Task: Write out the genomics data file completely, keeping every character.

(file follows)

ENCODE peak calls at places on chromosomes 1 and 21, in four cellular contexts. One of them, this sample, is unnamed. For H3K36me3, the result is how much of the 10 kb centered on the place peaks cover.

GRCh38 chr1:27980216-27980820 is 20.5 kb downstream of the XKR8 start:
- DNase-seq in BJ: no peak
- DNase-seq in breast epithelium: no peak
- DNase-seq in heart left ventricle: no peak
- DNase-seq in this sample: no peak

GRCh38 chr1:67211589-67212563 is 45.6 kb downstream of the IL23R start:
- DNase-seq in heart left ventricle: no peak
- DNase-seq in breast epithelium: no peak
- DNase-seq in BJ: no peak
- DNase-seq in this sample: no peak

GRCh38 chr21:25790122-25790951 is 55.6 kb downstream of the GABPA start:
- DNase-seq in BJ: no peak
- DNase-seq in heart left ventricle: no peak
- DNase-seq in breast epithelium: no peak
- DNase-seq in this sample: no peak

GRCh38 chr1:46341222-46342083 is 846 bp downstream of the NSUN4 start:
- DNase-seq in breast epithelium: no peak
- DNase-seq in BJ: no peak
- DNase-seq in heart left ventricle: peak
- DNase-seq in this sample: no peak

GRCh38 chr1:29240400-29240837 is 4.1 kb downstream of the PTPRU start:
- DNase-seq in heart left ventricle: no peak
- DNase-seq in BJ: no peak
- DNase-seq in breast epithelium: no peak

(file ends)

ENCODE peak calls at places on chromosomes 1 and 21, in four cellular contexts. One of them, this sample, is unnamed. For H3K36me3, the result is how much of the 10 kb centered on the place peaks cover.

GRCh38 chr1:27980216-27980820 is 20.5 kb downstream of the XKR8 start:
- DNase-seq in BJ: no peak
- DNase-seq in breast epithelium: no peak
- DNase-seq in heart left ventricle: no peak
- DNase-seq in this sample: no peak

GRCh38 chr1:67211589-67212563 is 45.6 kb downstream of the IL23R start:
- DNase-seq in heart left ventricle: no peak
- DNase-seq in breast epithelium: no peak
- DNase-seq in BJ: no peak
- DNase-seq in this sample: no peak

GRCh38 chr21:25790122-25790951 is 55.6 kb downstream of the GABPA start:
- DNase-seq in BJ: no peak
- DNase-seq in heart left ventricle: no peak
- DNase-seq in breast epithelium: no peak
- DNase-seq in this sample: no peak

GRCh38 chr1:46341222-46342083 is 846 bp downstream of the NSUN4 start:
- DNase-seq in breast epithelium: no peak
- DNase-seq in BJ: no peak
- DNase-seq in heart left ventricle: peak
- DNase-seq in this sample: no peak

GRCh38 chr1:29240400-29240837 is 4.1 kb downstream of the PTPRU start:
- DNase-seq in heart left ventricle: no peak
- DNase-seq in BJ: no peak
- DNase-seq in breast epithelium: no peak